Buford, T. W. (2016). Hypertension and aging. Ageing research reviews, 26, 96-111.
Hoeper, M. M., Humbert, M., Souza, R., Idrees, M., Kawut, S. M., Sliwa-Hahnle, K., ... & Gibbs, J. S. R. (2016). A global view of pulmonary hypertension. The Lancet Respiratory Medicine, 4(4), 306-322.
Legriel, S., Lemiale, V., Schenck, M., Chelly, J., Laurent, V., Daviaud, F., ... & Hilly-Ginoux, J. (2016). Hypothermia for neuroprotection in convulsive status epilepticus. New England Journal of Medicine, 375(25), 2457-2467.
Madrid, E., Urrutia, G., i Figuls, M. R., Pardo‐Hernandez, H., Campos, J. M., Paniagua, P., ... & Alonso‐Coello, P. (2016). Active body surface warming systems for preventing complications caused by inadvertent perioperative hypothermia in adults. Cochrane Database of Systematic Reviews, (4).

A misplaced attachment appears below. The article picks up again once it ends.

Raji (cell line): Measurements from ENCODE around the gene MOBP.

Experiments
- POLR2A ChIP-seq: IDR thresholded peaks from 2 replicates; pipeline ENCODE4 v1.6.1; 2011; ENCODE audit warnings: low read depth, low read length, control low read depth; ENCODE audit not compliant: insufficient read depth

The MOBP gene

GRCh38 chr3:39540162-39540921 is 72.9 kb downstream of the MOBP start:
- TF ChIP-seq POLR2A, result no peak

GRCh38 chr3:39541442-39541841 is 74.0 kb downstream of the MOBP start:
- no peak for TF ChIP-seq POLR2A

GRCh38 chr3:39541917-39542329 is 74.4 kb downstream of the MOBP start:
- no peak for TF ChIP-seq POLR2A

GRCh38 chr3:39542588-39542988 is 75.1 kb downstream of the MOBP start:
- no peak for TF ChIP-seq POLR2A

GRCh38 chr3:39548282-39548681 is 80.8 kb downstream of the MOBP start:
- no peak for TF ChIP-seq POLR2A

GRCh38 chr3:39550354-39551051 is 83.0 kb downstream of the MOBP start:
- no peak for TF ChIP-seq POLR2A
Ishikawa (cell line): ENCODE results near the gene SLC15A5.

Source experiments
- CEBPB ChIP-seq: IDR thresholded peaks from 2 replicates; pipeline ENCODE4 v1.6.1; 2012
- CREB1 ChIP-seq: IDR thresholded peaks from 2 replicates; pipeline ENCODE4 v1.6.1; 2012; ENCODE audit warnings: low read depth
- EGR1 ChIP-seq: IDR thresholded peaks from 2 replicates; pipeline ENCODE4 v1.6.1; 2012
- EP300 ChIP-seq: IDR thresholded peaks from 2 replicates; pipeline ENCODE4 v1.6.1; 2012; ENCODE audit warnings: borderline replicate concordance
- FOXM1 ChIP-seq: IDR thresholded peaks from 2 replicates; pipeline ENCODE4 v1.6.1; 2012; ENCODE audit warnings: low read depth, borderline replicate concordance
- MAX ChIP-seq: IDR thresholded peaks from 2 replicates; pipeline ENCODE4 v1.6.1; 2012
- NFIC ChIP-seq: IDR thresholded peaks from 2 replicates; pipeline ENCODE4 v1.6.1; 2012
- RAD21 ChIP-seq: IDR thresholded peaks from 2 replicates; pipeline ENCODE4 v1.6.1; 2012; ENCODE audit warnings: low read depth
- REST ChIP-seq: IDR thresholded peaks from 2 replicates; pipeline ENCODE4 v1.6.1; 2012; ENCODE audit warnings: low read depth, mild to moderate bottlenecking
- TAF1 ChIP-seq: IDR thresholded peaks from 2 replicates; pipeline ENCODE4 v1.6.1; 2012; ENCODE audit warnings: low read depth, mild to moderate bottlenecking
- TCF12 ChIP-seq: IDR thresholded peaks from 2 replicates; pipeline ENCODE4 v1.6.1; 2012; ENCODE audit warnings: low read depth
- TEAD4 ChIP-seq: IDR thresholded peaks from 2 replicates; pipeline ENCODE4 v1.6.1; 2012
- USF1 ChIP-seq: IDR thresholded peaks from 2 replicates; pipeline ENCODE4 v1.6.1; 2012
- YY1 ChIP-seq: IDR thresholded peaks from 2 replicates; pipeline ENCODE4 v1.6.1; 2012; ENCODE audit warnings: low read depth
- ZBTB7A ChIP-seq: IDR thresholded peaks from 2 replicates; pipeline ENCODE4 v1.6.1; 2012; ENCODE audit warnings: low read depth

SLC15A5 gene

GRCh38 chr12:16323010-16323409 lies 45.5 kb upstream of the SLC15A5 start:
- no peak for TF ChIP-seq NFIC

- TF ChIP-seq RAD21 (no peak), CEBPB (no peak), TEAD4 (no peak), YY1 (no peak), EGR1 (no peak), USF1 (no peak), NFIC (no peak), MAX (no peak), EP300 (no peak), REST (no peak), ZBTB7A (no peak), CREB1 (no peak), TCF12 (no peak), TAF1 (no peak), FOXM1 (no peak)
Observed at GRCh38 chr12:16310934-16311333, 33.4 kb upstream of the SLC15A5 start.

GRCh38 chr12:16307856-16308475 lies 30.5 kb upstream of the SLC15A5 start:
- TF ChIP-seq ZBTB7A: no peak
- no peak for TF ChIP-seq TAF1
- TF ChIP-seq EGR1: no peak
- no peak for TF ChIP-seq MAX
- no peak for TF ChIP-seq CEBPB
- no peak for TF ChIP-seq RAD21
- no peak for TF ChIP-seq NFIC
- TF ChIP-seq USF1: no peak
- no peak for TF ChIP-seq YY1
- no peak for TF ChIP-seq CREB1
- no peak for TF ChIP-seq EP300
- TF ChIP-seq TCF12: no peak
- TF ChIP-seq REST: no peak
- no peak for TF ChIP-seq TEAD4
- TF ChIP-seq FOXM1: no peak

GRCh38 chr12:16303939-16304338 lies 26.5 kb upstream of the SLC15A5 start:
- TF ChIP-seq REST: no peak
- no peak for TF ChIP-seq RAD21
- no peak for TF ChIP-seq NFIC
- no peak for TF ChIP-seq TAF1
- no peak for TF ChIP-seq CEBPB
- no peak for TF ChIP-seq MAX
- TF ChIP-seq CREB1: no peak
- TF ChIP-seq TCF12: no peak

Paal, P., Gordon, L., Strapazzon, G., Maeder, M. B., Putzer, G., Walpoth, B., ... & Brugger, H. (2016). Accidental hypothermia–an update. Scandinavian journal of trauma, resuscitation and emergency medicine, 24(1), 111.
Thenappan, T., Ormiston, M. L., Ryan, J. J., & Archer, S. L. (2018). Pulmonary arterial hypertension: pathogenesis and clinical management. Bmj, 360, j5492.
Van Kuiken, D., & Huth, M. M. (2016). What is' normal?'Evaluating vital signs. Nephrology Nursing Journal, 43(1).
Vaughan, J. A., Followay, B. N., Hall, S. R., Laudato, J. A., Arroyo, E., Dulaney, C. S., ... & Glickman, E. L. (2018). Afterdrop Effect during Recovery after Aerobic Exercise in a Cold vs
Moderate Temperature Environment: 1392 Board# 200 May 31 8: 00 AM-9: 30 AM. Medicine & Science in Sports & Exercise, 50(5S), 336.